This is a guest post by Leeni Harmainen, illustration by Alenka Kramer.
The importance of a coherent, thought-out brand and a well-functioning website for startups has been emphasised a lot lately (we also wrote about this a few times to make the point super clear). Despite the welcome hype, what remains a reality is that as a startup you don’t have the resources to make all the investments deemed necessary – in plain words, you just don’t have the cash.
With tons of free and cheap tools out there you can get a lot done for your first pilot versions of a brand and a website for very little money. You should, however, know which tools to use and which ones to avoid.
This post lists our favourite free and/or cheap tools which we can warmly recommend for startups.
For Your Website – WordPress
If you have an understanding about coding (or know someone who does), opt for this one. You can set everything up for free or select a plan with a little more freedom for editing.
What’s good about WordPress:
- Tons of free/cheap themes to use as a base for the website
- Super easy content management: you can easily add and edit content yourself
- Fall in love with the CMS of WordPress by watching this video series
- WordPress also has heaps of quality plugins you can easily add to your website
- Plugins we love to use are e.g.
- The SEO Framework for SEO management
- Zopim for online chats
- Contact Form 7 for building your own contact forms
- Polylang for multilingual sites
- Jetpack for increasing your traffic, viewing your stats, speeding up your site, and protecting yourself from hackers
- WooCommerce for turning your website into an online store
- Leadin for analytics and contact forms
- Mailpoet for newsletters
- Advanced Custom Fields for creating and editing your own custom fields
For Your Website – Squarespace
If you’re not a coder (yet), your best option is to go with Squarespace.
Setting up your website through Squarespace isn’t free, but the monthly price pays itself back quickly if you look at the time you saved not stressing about building your website.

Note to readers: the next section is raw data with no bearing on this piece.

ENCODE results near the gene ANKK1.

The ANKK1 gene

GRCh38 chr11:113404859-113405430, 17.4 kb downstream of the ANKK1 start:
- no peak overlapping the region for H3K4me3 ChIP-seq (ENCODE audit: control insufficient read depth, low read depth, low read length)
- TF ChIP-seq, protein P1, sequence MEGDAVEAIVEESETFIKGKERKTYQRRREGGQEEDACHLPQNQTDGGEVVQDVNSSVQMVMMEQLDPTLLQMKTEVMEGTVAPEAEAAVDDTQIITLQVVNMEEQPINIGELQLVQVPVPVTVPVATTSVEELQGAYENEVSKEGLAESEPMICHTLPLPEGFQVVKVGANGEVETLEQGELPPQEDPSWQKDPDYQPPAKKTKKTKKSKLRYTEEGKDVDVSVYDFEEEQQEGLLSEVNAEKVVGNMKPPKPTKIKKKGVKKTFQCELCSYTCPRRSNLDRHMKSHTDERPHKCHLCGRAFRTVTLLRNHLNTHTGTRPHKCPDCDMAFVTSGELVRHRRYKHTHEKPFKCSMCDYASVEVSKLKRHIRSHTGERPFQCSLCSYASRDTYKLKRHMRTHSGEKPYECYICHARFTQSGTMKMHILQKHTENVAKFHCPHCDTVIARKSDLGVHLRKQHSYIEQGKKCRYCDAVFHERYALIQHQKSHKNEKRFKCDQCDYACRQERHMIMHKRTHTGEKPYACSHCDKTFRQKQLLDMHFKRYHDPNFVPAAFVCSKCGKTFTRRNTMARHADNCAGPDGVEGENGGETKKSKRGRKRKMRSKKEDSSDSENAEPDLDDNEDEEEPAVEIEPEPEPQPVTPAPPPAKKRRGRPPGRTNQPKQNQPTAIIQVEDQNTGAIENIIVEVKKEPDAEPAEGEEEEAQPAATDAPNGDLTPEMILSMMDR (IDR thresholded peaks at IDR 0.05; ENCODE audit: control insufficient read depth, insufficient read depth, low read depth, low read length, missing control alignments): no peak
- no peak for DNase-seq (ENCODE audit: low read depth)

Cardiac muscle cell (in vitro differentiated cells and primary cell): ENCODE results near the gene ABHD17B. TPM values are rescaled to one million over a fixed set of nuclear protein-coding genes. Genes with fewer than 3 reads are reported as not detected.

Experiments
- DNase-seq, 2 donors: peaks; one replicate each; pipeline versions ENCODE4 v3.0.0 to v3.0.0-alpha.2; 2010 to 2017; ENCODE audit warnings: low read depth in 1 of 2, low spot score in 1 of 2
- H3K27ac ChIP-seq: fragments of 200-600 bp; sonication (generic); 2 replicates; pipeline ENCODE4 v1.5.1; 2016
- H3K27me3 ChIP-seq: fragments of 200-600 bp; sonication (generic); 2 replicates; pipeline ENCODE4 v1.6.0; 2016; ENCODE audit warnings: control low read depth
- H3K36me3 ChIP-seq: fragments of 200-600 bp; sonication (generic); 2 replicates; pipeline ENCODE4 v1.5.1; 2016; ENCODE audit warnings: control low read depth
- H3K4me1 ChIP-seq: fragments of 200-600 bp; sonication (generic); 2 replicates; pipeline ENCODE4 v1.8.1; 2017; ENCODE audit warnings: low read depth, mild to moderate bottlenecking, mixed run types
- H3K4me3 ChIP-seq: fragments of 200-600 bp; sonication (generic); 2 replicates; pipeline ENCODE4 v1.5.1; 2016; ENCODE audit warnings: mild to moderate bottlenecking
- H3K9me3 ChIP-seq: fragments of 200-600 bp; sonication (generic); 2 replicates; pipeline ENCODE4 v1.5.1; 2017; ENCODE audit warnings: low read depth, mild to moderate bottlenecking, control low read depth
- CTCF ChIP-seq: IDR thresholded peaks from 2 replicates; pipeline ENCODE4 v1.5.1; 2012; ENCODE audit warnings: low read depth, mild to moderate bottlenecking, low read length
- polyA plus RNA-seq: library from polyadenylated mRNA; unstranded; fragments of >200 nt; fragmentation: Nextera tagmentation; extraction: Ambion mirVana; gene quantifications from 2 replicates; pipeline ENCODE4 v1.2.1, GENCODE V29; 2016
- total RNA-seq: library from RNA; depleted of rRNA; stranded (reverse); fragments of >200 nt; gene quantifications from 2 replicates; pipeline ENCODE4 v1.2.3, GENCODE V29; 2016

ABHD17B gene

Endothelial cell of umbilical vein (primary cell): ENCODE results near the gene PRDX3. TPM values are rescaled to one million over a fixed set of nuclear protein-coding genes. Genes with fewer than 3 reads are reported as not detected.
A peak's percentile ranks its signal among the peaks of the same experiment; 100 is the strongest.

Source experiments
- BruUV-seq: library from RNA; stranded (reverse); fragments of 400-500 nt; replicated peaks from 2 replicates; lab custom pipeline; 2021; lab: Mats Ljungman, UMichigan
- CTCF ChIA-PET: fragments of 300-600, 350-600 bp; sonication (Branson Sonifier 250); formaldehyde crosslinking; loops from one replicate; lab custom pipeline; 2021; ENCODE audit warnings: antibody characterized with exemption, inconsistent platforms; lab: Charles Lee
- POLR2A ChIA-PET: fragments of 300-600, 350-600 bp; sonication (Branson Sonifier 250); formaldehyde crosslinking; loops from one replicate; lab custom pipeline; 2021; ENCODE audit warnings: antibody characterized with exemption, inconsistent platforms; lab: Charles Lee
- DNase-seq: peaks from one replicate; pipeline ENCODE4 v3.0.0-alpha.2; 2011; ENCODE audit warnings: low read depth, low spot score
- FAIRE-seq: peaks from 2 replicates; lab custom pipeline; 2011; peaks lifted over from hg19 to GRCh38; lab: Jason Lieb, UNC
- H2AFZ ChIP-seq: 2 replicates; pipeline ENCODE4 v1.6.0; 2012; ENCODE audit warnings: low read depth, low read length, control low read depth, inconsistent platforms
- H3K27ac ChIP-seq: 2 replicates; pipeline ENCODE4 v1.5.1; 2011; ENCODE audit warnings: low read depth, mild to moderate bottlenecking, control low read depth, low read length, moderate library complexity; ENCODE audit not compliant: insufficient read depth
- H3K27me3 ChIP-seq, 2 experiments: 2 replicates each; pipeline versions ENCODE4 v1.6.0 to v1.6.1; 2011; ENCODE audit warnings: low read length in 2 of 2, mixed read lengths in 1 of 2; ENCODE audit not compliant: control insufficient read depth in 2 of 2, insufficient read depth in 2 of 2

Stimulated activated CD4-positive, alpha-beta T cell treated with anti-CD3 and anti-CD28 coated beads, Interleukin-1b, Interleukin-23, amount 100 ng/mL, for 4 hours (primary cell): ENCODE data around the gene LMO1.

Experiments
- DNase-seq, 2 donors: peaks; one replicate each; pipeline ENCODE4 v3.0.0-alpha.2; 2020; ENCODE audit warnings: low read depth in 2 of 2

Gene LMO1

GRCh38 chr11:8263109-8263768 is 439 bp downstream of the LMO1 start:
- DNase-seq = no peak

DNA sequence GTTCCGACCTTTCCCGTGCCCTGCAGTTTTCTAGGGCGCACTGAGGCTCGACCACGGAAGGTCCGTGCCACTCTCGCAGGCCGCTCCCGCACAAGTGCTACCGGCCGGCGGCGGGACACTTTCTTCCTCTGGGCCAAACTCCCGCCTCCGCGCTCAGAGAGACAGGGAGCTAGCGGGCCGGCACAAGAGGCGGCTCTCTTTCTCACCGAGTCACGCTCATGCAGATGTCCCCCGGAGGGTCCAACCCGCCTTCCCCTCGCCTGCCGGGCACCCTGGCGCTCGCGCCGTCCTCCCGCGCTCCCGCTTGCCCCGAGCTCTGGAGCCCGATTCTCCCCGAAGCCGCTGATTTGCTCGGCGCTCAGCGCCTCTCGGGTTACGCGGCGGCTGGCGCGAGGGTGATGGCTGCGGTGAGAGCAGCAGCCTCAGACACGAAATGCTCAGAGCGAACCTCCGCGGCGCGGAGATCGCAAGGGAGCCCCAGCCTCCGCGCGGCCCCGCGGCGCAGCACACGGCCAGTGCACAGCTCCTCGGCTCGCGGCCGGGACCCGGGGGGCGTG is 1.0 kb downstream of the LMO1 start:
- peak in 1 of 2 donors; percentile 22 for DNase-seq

What’s great about Squarespace:
- You need 0 coding skills to edit the site.
- You can edit your website by dragging and dropping content in the right places.
- Check out this video series for additional help :)
- There’s a good selection of templates to choose from
For Social Media Management - Buffer
Handling multiple social media channels simultaneously is time consuming and a lot of work. Buffer is our favourite tool for scheduling and managing the posts you send out on each channel.
With a paid version you get more tools for analysing and content ideation, but the free version is already very handy with scheduling and re-sharing the most engaging content.
For Photos – Unsplash
In general, you should avoid Stock Photos as they are never genuine and real. However, high quality Stock Photos are good for e.g. your website’s background and hero images when used right. Adobe wrote a useful article about how to use Stock Photos in the correct way, you can read it here.
For those high quality Stock Photos, check out Unsplash. You can find dozens of great pics there, like the ones below here when searching for ‘startup’ photos.
For Fonts – Google Fonts
A vital part of a credible, professional brand is the typography you use. The best resource for free fonts is Google Font.
When choosing your fonts, keep in mind these tips:
- Choose a font pair: 1 font to use in all your headings and 1 to use in your body text
- As a general rule of thumb, choose one Sans Serif font and one Serif font
Serif = A Serif font includes structural details that “dress up” the ends of the lines used to make up a letter or numeral – these elements (adornments) are called serifs.
Sans Serif = A Sans Serif font is exactly what it sounds like – a font without Serifs.
- Make sure the chosen fonts serve their purposes, think about the legibility (an informal measure of how effortless it is to distinguish one letter from another) and readability (how easily words, phrases and sections of copy can be read).
- The heading font needs to work in a bigger size – think about how long your titles usually are, how they are located in your materials and on your website
- The body font needs to be enjoyable to read – the fonts needs to work in longer chunks of text
Read more about the legibility and readability of fonts here.
For Inspiration and Examples
When working on your brand and website you sometimes get stuck with no ideas in your head. For this (very common) situation, we recommend resorting to the following inspiration sources:
- Codrops – website and creative ideas
- Dribbble – ideas and examples of websites and graphic design
- Pinterest – ideas and inspiration for everything, e.g. for picking the right kind of font pairs
- Nature – leave the dusty working space behind, go outside and breathe in some fresh air. Often we get new ideas once we give our brain some space and a new environment.
These tools are a great way to kickstart your startup’s brand and website building process. As your company grows it is wise to cooperate with experienced, professional agencies on these things as it will save you a lot of time and trouble – but before that, there’s no shame in building a few prototypes yourself.
About the author:
Leeni works in our co-op, coach company booncon PIXELS, an international Experience Design Studio. The PIXELS team has been coaching the Startup Sauna teams on branding and design since the spring ’14 batch.